Volume 47, Issue 4: July/August 2013

From the Empire

  • Gold and Bronze sprinting medalists Tommie Smith and John Carlos raise black-gloved fists and bow their heads at the Mexico City 1968 Olympics as the American national anthem is played (photo: AP). Australian Silver medalist, Peter Norman, wore the same “Human Rights” badge in solidarity and to protest the racist “White Australia Policy.” Smith and Carlos were expelled from the Games for their courageous act of defiance against the racist American empire.

  • Pat Tillman.

  • Muhammad Ali with Malcolm X, New York, 1963. An outspoken opponent of the U.S. dirty war in Vietnam and racism at home, Ali defied the draft, stating “No VietCong ever called me nigger” (1966).

As long as there have been organized sports in the United States, they have walked hand-in-hand with empire. From the beginning, the message was that men should be men, girls submissive, and war is good. In the late 19th century, empire was on the march, with the US invading the Philippines, Latin America and the Caribbean. The values of sports were tied to ideas about spreading Christianity by force and conquering other lands. An early baseball owners, Albert Spalding — as in Spalding sporting goods — spoke proudly about offering a helping hand for US empire, writing, “Baseball has proudly followed the flag.” It followed the flag to the Hawaiian islands, and at once supplanted every other form of athletics. It followed the flag to the Philippines, to Puerto Rico and to Cuba. Wherever a ship floating the stars and stripes finds anchorage today, somewhere on a nearby shore, the American national game is in play.

While the intertwining of sports and empire is stated less crudely today, it’s no less apparent. No sport embodies this better than NFL football. One can remember George Carlin who said, “In football, the object is for the quarterback, otherwise known as the field general, to be on target with his aerial assault, riddling the defense by hitting his receivers with deadly accuracy in spite of the blitz, even if he has to use the shotgun. With short bullet passes and long bombs, he marches his troops into enemy territory, balancing this aerial assault with a sustained ground attack which punches holes in the forward wall of the enemy’s defensive line.”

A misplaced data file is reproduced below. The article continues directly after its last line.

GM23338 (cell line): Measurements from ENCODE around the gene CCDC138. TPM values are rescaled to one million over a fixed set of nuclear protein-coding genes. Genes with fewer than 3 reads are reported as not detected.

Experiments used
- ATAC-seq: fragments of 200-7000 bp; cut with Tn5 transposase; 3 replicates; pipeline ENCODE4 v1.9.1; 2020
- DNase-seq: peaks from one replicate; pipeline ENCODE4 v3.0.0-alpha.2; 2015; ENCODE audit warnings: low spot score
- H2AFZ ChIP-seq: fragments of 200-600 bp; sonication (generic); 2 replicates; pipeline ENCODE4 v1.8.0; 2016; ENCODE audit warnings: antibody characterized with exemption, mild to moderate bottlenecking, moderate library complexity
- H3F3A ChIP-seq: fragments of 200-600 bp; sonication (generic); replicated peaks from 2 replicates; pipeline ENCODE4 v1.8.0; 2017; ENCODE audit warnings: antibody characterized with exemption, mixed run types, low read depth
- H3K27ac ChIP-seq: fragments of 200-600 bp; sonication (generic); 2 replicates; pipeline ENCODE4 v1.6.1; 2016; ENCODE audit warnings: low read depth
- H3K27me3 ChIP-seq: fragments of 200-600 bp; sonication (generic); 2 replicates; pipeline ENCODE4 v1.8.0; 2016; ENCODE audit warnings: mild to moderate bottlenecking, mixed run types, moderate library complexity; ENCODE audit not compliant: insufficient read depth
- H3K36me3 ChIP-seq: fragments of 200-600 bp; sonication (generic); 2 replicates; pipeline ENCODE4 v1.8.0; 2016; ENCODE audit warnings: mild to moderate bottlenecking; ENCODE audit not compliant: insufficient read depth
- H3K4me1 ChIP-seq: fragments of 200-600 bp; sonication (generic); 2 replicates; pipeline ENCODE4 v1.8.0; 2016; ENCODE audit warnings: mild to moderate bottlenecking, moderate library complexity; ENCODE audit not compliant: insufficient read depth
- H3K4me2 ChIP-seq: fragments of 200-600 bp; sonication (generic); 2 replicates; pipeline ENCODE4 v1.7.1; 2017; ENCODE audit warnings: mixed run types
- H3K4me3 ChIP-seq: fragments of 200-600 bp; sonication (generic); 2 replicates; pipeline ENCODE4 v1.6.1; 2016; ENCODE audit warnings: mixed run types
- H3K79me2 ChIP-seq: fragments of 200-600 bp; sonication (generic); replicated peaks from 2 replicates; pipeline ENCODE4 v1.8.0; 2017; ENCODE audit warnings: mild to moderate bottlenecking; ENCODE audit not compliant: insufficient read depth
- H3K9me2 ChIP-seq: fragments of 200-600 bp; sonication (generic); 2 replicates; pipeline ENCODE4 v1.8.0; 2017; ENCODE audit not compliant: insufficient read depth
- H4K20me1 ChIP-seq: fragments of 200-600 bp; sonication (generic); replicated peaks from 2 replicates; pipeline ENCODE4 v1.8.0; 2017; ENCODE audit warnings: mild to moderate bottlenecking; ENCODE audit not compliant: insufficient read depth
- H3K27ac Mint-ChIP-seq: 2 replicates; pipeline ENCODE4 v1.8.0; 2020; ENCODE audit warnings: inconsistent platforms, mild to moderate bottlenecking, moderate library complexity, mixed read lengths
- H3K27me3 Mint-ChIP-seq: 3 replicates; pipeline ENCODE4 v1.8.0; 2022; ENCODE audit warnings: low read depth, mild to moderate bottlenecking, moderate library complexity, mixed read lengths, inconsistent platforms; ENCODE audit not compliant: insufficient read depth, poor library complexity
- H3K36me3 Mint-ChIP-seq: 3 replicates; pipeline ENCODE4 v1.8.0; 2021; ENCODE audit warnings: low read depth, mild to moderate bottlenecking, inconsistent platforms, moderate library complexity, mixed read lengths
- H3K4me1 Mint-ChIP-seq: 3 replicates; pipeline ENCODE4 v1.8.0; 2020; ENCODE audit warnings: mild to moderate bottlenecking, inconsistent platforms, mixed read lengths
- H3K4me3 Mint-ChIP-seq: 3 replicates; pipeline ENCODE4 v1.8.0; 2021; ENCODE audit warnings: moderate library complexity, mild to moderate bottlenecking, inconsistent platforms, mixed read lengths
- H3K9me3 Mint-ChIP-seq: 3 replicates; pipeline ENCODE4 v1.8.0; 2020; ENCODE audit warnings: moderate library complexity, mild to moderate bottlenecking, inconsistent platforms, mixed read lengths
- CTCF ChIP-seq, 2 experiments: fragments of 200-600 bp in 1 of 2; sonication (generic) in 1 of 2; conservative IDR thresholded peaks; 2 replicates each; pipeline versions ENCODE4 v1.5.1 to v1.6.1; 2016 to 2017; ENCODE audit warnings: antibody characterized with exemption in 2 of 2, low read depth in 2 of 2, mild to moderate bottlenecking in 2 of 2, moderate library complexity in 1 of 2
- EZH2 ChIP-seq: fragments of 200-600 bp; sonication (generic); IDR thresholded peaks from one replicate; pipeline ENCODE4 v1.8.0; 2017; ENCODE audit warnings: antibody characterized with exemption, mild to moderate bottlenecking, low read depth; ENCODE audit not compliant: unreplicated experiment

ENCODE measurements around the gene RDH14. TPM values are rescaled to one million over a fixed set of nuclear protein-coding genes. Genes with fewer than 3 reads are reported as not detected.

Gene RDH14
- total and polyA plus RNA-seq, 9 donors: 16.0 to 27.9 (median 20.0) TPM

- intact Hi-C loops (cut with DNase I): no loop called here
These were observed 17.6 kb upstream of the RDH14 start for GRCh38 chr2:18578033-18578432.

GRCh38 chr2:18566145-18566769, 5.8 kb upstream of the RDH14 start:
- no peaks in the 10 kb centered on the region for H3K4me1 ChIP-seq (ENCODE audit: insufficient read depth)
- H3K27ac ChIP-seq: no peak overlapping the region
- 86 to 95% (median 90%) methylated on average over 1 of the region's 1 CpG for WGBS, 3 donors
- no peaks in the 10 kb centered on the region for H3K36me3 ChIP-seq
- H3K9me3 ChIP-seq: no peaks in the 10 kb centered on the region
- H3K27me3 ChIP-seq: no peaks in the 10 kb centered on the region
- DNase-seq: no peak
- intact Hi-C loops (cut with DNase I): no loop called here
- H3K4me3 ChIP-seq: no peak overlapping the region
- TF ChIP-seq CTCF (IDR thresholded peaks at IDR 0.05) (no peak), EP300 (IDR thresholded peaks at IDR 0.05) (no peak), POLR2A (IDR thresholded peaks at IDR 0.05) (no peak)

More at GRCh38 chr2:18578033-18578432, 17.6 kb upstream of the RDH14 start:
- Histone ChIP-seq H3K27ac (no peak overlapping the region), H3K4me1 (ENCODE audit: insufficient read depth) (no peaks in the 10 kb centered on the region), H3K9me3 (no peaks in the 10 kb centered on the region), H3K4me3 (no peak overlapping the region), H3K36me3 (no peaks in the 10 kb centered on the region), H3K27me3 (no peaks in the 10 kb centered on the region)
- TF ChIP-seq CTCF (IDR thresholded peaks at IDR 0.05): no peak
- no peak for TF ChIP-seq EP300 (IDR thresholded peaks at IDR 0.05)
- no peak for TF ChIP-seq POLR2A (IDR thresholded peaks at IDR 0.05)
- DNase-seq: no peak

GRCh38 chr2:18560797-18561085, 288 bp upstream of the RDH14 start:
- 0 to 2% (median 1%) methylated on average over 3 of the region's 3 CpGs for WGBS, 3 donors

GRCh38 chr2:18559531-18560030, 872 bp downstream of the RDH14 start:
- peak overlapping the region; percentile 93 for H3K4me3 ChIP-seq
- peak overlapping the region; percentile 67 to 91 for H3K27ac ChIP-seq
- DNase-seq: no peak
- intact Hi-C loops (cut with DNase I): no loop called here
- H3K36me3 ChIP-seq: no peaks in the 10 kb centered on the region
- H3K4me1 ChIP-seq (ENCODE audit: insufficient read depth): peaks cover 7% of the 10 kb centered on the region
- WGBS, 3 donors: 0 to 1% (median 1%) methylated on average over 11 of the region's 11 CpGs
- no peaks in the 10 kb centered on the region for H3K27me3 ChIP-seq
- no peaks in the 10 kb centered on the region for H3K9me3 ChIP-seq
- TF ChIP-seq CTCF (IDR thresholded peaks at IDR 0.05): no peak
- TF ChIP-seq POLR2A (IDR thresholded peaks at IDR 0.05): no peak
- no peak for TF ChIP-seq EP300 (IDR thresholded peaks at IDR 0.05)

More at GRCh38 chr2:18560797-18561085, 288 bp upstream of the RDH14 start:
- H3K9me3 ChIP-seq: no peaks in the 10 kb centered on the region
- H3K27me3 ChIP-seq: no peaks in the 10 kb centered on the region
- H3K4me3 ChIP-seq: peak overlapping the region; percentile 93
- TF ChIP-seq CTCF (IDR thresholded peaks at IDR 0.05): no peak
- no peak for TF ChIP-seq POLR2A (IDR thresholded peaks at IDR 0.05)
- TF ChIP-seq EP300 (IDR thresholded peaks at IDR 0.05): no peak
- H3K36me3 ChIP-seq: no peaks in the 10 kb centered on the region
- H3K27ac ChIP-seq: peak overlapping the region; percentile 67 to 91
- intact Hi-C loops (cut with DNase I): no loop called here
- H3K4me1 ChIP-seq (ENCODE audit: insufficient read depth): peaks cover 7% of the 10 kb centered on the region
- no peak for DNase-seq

The militarization of sports culture might be even funnier if so many guys didn’t take it literally. When you stop and think about just how militarized sports culture has become, it’s downright bizarre. And it’s not just the National Football League. I went to a baseball game a few years back, and it turned out I was also attending something called Military Appreciation Night. Before the opening pitch, with George W. Bush in attendance, a group of marines were sworn in at home plate. Then the announcer came over the PA and said: “For those of you in the audience who also want a career in the military, please visit the appropriate kiosk.”

Sports media guardians often tell us — usually when a player speaks out — that sports and politics should never mix. But if going to war isn’t political, then nothing is. And yet the mix of sports and politics is made to appear natural, as if it’s just the way things are. In this hyper-masculine sports culture, we are left with a glamorized view of militarism and violence that conceals the costs and consequences of a fictionalized ideal of male invulnerability.